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Métis Nation BC encourages self-identifying Metis people to register as citizens

MNBC is there to help Métis Citizens through a variety of programs and services
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The Métis are a distinct Indigenous people and Nation recognized as one of the three Aboriginal peoples in Canada.

Métis Nation BC (MNBC), the federally and provincially recognized Nation representing Métis people in British Columbia, is urging those who self-identify as Métis or those with probable Métis heritage to register as a citizen of the Nation.

“Registration is important to connect with your community,” MNBC Acting Vice-President Louis De Jaeger says.

MNBC is working hard to build its Nation. It has invested in more resources to ease the current backlog to help speed up the application process.

What is MNBC?

MNBC is the voice of Métis people, representing nearly 90,000 Métis people in BC. MNBC is there to help Métis Citizens through a variety of programs and services.

MNBC works to ensure a safe place for every Métis to call home, supports and creates viable Métis businesses, offers employment and skills training, provides an elders assistance program, and offers opportunities for early learning and childhood development. 

Who is Métis?

The Métis National Council General Assembly adopted a national definition in 2002 that established that “Métis” means a person who self-identifies as Métis, is distinct from other Aboriginal peoples, is of historic Métis Nation Ancestry and who is accepted by the Métis Nation.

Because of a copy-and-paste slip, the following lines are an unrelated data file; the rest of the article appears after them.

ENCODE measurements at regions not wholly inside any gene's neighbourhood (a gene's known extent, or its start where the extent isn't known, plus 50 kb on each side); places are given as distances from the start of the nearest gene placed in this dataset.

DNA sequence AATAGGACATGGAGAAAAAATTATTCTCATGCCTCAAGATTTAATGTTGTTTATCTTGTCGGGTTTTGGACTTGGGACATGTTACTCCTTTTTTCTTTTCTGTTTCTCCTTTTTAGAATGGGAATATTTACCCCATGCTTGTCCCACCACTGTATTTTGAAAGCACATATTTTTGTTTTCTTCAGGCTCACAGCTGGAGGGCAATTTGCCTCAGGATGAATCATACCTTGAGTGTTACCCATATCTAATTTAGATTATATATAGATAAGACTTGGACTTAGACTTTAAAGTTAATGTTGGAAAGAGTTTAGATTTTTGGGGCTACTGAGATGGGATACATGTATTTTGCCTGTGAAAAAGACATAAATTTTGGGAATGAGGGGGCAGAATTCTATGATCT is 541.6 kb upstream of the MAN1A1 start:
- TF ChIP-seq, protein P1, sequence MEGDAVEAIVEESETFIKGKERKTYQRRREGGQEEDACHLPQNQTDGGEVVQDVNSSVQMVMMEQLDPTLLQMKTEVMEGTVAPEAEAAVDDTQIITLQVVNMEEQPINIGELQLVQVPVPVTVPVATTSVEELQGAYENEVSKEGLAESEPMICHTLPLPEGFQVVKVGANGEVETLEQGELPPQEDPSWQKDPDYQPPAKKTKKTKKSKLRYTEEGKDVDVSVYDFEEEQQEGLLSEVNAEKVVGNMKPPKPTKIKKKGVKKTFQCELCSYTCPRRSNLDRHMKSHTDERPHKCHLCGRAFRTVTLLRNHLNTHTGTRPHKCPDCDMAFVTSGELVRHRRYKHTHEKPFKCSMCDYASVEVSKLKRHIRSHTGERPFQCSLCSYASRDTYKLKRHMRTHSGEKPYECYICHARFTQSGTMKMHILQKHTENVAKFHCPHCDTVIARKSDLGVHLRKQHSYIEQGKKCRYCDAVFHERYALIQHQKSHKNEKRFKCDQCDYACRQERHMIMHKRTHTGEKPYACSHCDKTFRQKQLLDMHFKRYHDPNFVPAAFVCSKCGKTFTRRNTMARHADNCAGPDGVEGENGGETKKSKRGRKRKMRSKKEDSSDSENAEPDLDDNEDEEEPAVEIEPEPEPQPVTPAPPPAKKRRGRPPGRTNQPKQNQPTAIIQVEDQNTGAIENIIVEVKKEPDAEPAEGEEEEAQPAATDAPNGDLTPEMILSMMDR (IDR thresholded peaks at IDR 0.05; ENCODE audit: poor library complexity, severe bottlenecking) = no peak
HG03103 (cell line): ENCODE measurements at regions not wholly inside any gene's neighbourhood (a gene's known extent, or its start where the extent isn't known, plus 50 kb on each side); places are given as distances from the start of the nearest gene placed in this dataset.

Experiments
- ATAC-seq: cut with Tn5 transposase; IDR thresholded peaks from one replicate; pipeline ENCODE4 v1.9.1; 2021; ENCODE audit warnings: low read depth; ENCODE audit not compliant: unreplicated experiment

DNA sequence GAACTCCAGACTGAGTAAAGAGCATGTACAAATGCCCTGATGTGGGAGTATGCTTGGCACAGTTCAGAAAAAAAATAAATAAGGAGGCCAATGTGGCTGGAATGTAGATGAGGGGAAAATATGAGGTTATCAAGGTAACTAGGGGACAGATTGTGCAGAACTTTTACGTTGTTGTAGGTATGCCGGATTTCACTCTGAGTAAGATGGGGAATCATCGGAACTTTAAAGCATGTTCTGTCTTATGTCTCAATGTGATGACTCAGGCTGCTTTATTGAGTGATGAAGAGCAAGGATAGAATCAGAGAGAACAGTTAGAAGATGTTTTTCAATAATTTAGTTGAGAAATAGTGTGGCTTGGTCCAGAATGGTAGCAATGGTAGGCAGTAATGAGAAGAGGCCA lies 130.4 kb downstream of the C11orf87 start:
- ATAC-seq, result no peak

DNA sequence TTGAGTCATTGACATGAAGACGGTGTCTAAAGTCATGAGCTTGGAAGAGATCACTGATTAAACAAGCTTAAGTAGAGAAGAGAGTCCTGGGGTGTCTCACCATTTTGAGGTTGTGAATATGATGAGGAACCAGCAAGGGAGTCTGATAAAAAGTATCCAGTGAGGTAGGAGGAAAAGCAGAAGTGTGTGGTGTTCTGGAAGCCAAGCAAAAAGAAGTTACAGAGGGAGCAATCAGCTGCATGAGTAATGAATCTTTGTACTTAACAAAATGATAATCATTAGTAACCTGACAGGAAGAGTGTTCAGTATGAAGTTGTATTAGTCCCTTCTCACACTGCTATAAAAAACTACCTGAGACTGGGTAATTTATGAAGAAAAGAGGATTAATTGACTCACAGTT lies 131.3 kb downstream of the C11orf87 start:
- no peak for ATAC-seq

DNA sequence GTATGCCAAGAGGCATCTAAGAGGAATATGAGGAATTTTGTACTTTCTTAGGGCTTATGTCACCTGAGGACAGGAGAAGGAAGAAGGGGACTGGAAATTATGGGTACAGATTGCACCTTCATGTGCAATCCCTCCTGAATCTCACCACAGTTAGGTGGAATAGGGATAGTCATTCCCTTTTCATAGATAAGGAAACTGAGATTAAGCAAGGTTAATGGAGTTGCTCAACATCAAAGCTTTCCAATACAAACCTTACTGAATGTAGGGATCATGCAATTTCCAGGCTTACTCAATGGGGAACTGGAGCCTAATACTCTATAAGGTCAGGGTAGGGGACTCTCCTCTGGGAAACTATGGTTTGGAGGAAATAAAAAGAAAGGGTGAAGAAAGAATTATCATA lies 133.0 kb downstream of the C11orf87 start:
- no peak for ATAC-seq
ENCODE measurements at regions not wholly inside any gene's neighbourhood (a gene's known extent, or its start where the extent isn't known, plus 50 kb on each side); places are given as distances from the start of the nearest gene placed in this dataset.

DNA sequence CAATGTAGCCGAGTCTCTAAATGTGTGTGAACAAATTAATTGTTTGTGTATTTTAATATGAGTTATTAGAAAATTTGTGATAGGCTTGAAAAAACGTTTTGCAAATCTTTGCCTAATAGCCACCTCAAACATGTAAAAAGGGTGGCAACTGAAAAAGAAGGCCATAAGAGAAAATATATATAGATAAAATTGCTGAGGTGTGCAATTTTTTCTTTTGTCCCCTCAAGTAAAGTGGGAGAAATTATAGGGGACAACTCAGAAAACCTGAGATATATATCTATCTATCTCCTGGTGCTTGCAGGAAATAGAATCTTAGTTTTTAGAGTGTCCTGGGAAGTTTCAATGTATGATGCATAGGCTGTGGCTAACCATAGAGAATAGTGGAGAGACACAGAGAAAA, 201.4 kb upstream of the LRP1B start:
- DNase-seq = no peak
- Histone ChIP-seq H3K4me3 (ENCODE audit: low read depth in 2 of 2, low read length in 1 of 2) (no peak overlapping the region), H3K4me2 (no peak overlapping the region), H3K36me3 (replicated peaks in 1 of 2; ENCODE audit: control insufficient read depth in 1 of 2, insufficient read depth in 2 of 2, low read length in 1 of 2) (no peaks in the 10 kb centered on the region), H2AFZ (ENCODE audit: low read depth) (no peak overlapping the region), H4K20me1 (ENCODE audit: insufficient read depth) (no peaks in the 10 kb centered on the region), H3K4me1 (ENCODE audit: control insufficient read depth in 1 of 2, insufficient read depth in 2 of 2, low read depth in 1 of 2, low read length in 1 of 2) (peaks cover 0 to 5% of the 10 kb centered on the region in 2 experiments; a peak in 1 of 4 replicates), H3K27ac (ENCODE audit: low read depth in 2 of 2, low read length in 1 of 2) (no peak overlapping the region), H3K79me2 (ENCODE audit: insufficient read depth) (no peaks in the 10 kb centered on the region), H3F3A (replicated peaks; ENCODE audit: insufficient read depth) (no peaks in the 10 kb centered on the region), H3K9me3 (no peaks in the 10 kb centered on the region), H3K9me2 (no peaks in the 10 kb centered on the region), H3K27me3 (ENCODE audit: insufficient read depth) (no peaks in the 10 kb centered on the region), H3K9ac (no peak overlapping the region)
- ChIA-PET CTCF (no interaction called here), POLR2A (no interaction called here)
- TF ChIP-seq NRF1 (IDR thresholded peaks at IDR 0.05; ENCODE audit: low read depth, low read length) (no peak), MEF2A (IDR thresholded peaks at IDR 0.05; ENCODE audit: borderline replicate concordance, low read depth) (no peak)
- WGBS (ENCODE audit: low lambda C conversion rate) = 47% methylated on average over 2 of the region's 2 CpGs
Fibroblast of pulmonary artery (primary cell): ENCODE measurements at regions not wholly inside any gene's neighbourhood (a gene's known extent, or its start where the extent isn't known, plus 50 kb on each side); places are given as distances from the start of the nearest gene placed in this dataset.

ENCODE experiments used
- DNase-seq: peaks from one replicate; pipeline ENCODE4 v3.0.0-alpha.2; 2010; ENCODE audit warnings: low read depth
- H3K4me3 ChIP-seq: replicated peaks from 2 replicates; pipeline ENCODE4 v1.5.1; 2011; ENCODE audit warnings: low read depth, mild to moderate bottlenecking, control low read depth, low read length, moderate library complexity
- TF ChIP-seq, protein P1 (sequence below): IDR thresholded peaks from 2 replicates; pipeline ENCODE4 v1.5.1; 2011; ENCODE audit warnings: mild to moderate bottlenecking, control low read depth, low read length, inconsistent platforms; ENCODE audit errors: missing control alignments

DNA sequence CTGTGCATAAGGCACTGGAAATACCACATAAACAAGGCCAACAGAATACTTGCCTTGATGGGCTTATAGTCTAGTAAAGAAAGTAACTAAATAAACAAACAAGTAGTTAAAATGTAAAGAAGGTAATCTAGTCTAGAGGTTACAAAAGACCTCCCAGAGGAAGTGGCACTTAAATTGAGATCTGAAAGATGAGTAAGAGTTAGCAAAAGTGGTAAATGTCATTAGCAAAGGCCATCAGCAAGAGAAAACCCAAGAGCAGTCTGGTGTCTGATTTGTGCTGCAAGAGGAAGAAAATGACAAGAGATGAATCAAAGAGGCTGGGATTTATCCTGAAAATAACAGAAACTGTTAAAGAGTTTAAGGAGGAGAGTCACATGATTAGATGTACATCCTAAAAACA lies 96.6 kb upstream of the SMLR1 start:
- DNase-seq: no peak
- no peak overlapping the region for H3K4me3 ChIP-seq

The Métis are a distinct Indigenous people and Nation recognized as one of the three Aboriginal peoples in Canada. Métis emerged in the late 18th century as the mixed offspring of Indigenous women and European fur traders. This population established a distinct community with its own unique culture, traditions, language, and way of life.

Why you should register as a citizen

By registering as a citizen with MNBC you have access to benefit programs, including post-secondary, trade school, and entrepreneurship grants.

Registering as a citizen can also provide a sense of belonging and personal insight that comes from connecting with a missing piece of your identity. 

“People can get their culture back. They can work with language revitalization and fill that hole to be proud of who they are,” De Jaeger says.

“The most rewarding thing is when I help people and get registered and they break down and realize they’re finally the person they should be. It’s a healing moment.”

To learn more and become a registered Métis today, visit www.mnbc.ca.